The install process is essentially to keep running ./checksetup.pl until it says everything required is okay.
You will have to add a few entries to your Apache httpd.conf file though. The Bugzilla-Guide describes part of that.
An entry for Bugzilla to be able to run CGI scripts is one entry. Mine looks like this -
# Bugzilla access
<Directory /var/www/html/bugzilla>
AddHandler cgi-script .cgi
Options +Indexes +ExecCGI
DirectoryIndex index.cgi
AllowOverride Limit

Be sure and bounce the Apache server after modifying the httpd.conf file.

With the ./checksetup.pl script now flagging all necessary checks as okay you are ready to see if you can access your Bugzilla site.
There is a test script that you run from the shell for that as well -
./testserver.pl http://www.mywebsite.com/bugzilla

My output from that script (once my installation was successful) looks like this -
TEST-WARNING Failed to find the GID for the 'httpd' process, unable
to validate webservergroup.
TEST-OK Got ant picture.
TEST-OK Webserver is executing CGIs.
TEST-OK Webserver is preventing fetch of http://www.mywebsite.com/bugzilla/localconfig.

According to the Bugzilla-Guide documentation I can just ignore the TEST-WARNING message about the webservergroup entry.

Now you should theoretically be able to hit http://www.yourwebsite.com/bugzilla from a browser. This is where I had the biggest problem.
On my first try I got a 500 error and the Apache log had an error message like this -

Can't locate Date/Format.pm in @INC (@INC contains: . /usr/local/perl/lib/5.8.7/i686-linux /usr/local/perl/lib/5.8.7 /usr/local/perl/lib/site_perl/5.8.7/i686-linux /usr/local/perl/lib/site_perl/5.8.7 /usr/local/perl/lib/site_perl) at Bugzilla/Error.pm line 32.
BEGIN failed--compilation aborted at Bugzilla/Error.pm line 32.
Compilation failed in require at Bugzilla/Util.pm line 45.
BEGIN failed--compilation aborted at Bugzilla/Util.pm line 45.
Compilation failed in require at CGI.pl line 43.
BEGIN failed--compilation aborted at CGI.pl line 43.
Compilation failed in require at /var/www/html/bugzilla/index.cgi line 33.
[error] [client] Premature end of script headers: /var/www/html/bugzilla/index.cgi

The Apache environment didn't know about the added Perl modules the shell knew about as defined in PERL5LIB.
To fix that I tried a hundred different things (including changing my Perl version). Now that it finally works I believe you need another entry in your Apache httpd.conf file like this -
SetEnv PERL5LIB /usr/local/perl5add/lib

/usr/local/perl5add is where I put my additional Perl modules but that can really be anywhere you want (within reason).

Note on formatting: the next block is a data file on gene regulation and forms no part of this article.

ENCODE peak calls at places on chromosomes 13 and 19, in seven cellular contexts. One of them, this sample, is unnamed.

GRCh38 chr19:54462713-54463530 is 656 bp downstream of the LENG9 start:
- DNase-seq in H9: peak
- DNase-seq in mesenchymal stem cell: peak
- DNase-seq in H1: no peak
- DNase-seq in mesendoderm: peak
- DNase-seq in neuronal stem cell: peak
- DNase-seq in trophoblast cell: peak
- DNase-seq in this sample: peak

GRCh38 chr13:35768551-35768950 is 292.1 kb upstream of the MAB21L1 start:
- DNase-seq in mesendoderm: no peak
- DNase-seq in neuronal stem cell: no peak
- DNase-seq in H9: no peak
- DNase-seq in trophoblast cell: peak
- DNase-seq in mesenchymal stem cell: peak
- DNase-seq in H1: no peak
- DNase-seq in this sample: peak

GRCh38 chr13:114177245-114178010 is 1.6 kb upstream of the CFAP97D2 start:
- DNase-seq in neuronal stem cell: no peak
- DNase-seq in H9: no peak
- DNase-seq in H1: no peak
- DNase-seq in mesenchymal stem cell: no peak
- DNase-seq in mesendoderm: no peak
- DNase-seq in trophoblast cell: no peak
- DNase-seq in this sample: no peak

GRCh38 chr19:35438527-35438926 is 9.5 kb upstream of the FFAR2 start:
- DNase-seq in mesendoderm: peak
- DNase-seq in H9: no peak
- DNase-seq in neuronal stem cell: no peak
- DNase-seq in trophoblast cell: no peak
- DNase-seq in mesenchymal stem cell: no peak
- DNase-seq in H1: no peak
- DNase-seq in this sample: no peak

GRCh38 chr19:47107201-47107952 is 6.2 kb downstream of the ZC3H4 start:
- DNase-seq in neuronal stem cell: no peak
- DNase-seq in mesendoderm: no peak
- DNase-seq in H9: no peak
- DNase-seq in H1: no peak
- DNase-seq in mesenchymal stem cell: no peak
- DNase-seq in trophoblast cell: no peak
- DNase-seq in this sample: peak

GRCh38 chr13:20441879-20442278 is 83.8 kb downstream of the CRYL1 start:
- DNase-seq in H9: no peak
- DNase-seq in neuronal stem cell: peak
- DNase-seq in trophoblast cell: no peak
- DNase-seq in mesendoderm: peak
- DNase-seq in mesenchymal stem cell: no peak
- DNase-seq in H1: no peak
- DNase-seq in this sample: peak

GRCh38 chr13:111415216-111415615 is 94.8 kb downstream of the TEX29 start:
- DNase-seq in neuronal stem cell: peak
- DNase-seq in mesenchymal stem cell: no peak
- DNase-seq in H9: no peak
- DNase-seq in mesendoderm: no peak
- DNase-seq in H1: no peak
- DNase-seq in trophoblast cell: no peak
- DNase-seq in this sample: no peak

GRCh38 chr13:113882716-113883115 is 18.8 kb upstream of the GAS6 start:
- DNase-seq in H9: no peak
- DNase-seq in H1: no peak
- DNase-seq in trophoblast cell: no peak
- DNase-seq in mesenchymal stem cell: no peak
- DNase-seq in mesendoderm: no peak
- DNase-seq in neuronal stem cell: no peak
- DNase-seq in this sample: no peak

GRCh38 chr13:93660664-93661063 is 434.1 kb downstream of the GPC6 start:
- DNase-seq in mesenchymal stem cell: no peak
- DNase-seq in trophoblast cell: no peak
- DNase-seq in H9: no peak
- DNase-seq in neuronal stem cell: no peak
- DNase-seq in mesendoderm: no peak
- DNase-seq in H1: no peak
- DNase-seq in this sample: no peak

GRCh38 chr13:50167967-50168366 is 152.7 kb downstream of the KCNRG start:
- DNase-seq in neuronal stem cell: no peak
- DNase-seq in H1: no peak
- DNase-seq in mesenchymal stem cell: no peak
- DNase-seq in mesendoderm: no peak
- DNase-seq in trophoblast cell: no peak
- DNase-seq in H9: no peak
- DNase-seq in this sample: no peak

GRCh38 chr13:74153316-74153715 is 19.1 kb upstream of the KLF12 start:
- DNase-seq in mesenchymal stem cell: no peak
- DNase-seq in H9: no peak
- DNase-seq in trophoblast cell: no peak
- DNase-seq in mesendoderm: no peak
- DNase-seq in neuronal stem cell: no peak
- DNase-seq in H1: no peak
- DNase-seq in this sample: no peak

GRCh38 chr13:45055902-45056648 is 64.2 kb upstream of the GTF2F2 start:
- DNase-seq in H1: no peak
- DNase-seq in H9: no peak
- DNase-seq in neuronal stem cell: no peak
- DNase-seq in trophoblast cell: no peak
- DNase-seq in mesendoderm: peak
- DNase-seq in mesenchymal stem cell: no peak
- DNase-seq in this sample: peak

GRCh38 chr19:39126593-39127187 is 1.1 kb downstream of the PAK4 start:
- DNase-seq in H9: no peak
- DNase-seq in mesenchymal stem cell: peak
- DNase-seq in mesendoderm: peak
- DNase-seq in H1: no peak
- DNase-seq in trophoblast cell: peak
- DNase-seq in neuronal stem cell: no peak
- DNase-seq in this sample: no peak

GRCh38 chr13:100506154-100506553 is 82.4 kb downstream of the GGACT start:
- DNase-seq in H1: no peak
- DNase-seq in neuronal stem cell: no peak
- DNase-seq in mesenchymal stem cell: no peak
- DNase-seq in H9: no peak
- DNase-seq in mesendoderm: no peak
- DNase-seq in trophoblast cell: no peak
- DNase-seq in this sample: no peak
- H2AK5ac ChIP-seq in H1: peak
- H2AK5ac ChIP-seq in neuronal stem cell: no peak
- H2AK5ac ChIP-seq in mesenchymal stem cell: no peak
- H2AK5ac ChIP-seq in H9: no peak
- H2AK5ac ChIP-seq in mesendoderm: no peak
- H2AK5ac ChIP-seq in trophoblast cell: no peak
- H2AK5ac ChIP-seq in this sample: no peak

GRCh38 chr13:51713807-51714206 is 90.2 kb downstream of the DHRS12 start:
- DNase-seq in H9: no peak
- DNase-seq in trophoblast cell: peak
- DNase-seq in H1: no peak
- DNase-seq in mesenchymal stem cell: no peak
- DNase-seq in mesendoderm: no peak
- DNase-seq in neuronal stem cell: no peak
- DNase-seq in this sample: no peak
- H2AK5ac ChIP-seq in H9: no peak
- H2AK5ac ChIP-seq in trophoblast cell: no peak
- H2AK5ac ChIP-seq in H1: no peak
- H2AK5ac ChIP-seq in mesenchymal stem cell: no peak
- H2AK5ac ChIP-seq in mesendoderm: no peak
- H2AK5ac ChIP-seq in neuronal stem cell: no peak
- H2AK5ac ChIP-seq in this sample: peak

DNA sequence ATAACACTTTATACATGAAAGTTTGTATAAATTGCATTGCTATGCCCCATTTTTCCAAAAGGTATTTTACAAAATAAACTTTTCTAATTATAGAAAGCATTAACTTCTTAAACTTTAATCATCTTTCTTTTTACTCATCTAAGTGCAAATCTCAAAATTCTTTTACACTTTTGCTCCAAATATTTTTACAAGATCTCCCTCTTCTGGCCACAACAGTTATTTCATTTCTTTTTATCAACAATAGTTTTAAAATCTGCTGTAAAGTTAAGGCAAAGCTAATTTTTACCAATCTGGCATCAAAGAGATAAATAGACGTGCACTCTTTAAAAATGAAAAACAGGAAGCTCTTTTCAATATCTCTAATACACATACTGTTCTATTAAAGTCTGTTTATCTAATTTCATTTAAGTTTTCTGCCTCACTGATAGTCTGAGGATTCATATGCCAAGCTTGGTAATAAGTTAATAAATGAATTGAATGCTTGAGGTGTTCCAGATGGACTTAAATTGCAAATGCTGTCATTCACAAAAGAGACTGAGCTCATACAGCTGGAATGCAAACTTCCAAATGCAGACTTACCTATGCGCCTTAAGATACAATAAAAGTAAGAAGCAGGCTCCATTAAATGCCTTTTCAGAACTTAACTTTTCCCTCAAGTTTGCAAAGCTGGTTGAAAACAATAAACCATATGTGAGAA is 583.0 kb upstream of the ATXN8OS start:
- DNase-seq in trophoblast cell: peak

I put that entry in my httpd.conf right after the user and group settings. I can't tell you whether the location in the file matters.
Be sure and restart Apache again.

Because I had so many problems and was trying so many different things I can't say for sure that entry alone fixed my problems. I could swear that was one of my early failed attempts.
If that doesn't do the trick then there is this bit of information in the Bugzilla-Guide.pdf in Chapter 2.5 Unix (nonroot) Installation Notes in the section - 2.5.6 Bugzilla.
The guide says -
If you had to install Perl modules as a non-root user (Section 2.5.4) or to non-standard directories, you will need to
change the scripts, setting the correct location of the Perl modules and provides this Perl snippet of code to run in the shell in your Bugzilla home directory.

perl -li -e 's@use strict\;@use strict\; use lib \"/usr/local/perl5add/lib\"\;@' *cgi *pl Bug.pm processmail syncshadowdb

When I ran this I couldn't tell if it actually did anything. At this point in my installation experience (I was on my third day) I was very close to giving up and wasn't very observant of anything specific that fixed my errors.
It was after the SetEnv in httpd.conf was working that Bugzilla started working. Here is a little test CGI file you can put in your Bugzilla home to try and access from a browser to test your Perl environment.

print "Content-type: text/plain\r\n\r\n";
print "Server's environment\n";
foreach ( keys %ENV ) {
print "$_\t$ENV{$_}\n";

print "Perl environment\n";
foreach $INC (@INC) {
print "$INC \n";
print "Test Complete\n";

The Perl environment should look something like this -
Perl environment
Test Complete

That is it. Now you can login as administrator. Be sure and visit the http://www.yourwebsite.com/bugzilla/editparams.cgi page to initialize Bugzilla web parameters.